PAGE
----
North

Resolute monument honours High Arctic exiles

A newly unveiled monument in Resolute, Nunavut, pays tribute to Inuit who were forcibly relocated to the High Arctic by the federal government in the 1950s.
This monument by Resolute, Nunavut, carver Simeonie Amarualik, depicts a man looking out at the Arctic Ocean. A similar sculpture will be unveiled Friday in Grise Fiord. ((CBC))
A newly unveiled monument in Resolute, Nunavut, pays tribute to Inuit who were forcibly relocated to the High Arctic by the federal government in the 1950s.

Indian and Northern Affairs Minister John Duncan was among 50 people — including government officials, Inuit leaders and the relocatees themselves — who gathered amid strong and cold winds Wednesday for the ceremony in the remote community.

It took place less than a month after Duncan apologized to Inuit for the government's High Arctic relocation program, in which 87 Inuit were taken from Inukjuak, Que., to Canada's most northerly settlements in 1953 and 1956.

The stone monument by Simeonie Amarualik, who was relocated to Resolute, depicts a lone man looking out at the ocean. It was erected just a few metres from the spot where Amarualik's family and others had been dropped off by ship in the summer of 1953.

"To see this, it's like closure. It's like more of a healing, deep healing for me," said Louisa Sudluviniq Gillespie, who was two years old when she and her family were relocated to Resolute.

Sacrifices commemorated

Resolute is one of two communities where upward of 87 Inuit were transplanted in the 1950s. Grise Fiord is about 400 kilometres northeast of Resolute. ((CBC))
A similar monument will be unveiled Friday in Grise Fiord, where some of the families were transplanted.

The monuments were commissioned by Nunavut Tunngavik Inc., the Inuit land-claims organization in Nunavut, to commemorate the sacrifices of the Inuit, commonly dubbed the High Arctic Exiles.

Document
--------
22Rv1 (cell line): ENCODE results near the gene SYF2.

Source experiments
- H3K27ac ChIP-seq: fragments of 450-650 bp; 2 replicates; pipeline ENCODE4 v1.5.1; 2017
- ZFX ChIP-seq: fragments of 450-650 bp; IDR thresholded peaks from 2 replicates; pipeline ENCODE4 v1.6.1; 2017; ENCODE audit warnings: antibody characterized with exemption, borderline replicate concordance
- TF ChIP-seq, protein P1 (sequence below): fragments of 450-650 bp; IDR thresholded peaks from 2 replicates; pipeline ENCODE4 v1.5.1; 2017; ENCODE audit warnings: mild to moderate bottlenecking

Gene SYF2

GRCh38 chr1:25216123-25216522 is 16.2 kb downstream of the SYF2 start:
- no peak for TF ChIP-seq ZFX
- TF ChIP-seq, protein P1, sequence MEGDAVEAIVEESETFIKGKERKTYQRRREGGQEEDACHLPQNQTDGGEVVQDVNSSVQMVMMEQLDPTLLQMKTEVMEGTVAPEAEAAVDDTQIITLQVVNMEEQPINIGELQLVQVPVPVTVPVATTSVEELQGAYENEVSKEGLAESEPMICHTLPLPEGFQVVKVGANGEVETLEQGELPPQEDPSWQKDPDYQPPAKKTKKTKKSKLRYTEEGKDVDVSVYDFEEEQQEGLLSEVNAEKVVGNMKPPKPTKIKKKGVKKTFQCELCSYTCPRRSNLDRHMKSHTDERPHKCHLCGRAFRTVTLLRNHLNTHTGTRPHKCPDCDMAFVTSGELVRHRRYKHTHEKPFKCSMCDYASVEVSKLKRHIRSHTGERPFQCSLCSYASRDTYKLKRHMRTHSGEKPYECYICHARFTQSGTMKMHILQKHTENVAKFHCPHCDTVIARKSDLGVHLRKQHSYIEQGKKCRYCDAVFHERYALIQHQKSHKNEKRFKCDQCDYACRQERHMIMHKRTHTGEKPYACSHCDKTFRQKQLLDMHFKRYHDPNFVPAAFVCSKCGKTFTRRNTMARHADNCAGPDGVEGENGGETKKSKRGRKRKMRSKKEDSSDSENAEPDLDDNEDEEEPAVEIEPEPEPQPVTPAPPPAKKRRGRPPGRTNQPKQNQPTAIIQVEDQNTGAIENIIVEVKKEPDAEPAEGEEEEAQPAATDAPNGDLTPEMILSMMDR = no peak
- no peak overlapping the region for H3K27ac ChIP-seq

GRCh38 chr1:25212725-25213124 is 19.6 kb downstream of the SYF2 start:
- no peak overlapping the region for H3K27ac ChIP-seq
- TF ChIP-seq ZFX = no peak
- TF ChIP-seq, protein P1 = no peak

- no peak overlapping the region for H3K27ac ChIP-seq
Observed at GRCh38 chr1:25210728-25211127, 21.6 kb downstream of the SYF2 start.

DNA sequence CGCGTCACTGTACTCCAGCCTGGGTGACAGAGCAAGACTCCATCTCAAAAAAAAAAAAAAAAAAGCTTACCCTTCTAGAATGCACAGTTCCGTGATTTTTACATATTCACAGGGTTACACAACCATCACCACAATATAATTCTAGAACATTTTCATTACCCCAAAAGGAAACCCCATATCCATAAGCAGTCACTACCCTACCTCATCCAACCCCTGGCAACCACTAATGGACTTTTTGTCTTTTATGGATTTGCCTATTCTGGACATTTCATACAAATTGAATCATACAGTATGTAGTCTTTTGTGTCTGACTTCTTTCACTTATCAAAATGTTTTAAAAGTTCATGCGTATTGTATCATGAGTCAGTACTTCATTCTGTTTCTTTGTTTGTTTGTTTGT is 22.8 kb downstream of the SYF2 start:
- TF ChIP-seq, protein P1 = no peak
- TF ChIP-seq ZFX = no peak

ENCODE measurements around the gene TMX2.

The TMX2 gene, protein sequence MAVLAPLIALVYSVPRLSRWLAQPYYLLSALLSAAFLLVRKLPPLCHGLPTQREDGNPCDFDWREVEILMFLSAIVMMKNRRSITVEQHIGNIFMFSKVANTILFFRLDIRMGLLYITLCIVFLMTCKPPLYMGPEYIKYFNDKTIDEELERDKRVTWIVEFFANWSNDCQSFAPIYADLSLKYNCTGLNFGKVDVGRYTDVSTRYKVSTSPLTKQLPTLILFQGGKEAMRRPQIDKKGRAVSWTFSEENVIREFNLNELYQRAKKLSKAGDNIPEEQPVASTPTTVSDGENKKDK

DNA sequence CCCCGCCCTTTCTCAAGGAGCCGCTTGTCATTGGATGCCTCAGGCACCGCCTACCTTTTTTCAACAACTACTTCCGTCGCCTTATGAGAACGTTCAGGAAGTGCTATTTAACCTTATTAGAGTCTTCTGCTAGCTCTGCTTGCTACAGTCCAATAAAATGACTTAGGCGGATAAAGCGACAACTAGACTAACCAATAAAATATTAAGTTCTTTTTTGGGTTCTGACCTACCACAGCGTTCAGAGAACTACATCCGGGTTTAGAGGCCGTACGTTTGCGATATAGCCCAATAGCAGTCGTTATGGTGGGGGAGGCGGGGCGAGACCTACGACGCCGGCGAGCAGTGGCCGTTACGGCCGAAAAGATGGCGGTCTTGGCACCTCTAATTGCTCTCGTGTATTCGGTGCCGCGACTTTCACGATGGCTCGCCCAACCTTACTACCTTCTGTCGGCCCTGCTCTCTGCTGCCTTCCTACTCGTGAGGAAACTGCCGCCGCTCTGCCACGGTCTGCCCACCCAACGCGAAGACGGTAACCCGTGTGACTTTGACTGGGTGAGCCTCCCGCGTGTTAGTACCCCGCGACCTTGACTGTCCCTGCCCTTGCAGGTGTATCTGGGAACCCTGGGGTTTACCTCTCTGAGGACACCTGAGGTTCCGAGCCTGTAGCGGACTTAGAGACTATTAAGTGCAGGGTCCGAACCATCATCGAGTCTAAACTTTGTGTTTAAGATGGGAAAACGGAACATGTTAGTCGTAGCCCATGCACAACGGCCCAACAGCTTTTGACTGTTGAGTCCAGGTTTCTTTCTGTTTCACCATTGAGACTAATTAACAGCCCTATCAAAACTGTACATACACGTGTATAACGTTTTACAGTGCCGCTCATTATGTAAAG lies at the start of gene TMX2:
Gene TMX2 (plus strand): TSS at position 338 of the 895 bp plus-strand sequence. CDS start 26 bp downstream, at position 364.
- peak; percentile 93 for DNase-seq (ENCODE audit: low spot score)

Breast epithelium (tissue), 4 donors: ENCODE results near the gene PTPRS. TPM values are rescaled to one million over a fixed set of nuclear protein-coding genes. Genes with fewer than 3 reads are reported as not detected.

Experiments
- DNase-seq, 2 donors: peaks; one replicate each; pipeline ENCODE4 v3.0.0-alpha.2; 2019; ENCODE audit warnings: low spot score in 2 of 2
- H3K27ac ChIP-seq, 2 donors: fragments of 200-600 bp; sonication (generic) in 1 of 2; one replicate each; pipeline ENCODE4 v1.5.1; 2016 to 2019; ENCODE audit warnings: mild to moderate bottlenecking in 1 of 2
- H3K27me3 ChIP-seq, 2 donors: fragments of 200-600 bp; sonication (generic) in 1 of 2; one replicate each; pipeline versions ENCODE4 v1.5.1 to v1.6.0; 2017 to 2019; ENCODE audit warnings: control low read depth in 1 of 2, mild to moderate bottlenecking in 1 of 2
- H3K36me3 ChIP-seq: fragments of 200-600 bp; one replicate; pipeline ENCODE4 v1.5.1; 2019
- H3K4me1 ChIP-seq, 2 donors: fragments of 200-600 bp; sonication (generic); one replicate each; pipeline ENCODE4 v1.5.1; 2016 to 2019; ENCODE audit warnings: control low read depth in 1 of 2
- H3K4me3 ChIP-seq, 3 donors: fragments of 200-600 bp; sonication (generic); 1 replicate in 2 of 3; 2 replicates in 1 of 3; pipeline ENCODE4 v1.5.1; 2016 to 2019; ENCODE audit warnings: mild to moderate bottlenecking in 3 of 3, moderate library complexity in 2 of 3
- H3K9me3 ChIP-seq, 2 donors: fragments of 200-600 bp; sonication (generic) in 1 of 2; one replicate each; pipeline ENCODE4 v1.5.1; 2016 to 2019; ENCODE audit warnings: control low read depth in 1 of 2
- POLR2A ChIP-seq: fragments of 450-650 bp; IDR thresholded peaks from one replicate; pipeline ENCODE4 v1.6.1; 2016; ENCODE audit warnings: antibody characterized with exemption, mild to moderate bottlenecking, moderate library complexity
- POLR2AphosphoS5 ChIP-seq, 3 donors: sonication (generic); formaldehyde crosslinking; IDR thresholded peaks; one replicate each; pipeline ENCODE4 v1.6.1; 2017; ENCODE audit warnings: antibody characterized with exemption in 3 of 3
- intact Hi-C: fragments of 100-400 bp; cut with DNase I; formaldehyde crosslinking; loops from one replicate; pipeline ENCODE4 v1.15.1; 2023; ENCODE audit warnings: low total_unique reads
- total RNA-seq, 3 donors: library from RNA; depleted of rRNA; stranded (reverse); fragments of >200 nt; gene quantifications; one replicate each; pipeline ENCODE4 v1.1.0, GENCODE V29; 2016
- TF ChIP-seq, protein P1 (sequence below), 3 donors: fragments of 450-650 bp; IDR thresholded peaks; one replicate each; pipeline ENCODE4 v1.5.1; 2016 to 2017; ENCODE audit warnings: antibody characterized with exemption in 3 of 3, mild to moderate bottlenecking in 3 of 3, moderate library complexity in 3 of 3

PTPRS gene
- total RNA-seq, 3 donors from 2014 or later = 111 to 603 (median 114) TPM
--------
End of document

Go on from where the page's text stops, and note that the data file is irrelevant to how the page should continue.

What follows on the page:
It is widely believed that the Inuit were relocated to Resolute and Grise Fiord in the government's bid to assert Canada's sovereignty over the Arctic.

The government at the time denied that claim, instead promising the Inuit better conditions and plenty of wildlife they can hunt. They were also promised they could return home after one or two years, if they were not happy in the High Arctic.

Promises unfulfilled

But neither promise was fulfilled, and the Inuit recall having endure harsh winter conditions, a lack of wildlife, and a lack of supplies and support from the government.

"I hope that you will accept this apology and that it will help form the basis of a strengtened and new relationship with the government of Canada," Duncan said during Wednesday's ceremony.

Sudluviniq Gillespie's brother, Allie Sudluviniq, said the relocation was a tough time for their parents.

"It's too bad they couldn't be here," he said. "I accept the apology and I have forgiven."

Fewer than 10 surviving exiles were on hand Wednesday to help unveil the monument, as most of the relocatees have since died.

Officials say a younger generation of Inuit in Resolute now have a permanent reminder of what their ancestors had to go through in the 1950s.

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